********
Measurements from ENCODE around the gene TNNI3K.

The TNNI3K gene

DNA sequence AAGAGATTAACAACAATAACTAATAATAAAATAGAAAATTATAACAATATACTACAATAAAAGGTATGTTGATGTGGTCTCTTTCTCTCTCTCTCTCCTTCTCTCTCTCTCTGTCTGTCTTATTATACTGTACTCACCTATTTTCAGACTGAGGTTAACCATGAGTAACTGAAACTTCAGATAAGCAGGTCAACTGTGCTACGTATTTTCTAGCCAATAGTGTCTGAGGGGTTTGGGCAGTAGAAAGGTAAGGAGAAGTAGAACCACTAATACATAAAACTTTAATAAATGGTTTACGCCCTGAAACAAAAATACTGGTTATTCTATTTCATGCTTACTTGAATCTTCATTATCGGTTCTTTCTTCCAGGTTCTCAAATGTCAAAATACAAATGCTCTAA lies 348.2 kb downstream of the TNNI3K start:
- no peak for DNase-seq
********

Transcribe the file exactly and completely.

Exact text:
Measurements from ENCODE around the gene TNNI3K.

The TNNI3K gene

DNA sequence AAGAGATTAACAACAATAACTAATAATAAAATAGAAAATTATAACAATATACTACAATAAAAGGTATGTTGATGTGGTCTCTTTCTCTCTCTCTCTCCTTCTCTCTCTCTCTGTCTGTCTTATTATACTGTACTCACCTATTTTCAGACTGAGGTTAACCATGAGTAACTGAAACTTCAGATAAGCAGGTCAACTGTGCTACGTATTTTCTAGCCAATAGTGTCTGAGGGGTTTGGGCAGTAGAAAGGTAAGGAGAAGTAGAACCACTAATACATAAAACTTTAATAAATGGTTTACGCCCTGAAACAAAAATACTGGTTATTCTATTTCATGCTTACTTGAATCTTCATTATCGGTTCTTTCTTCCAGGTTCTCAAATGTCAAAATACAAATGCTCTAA lies 348.2 kb downstream of the TNNI3K start:
- no peak for DNase-seq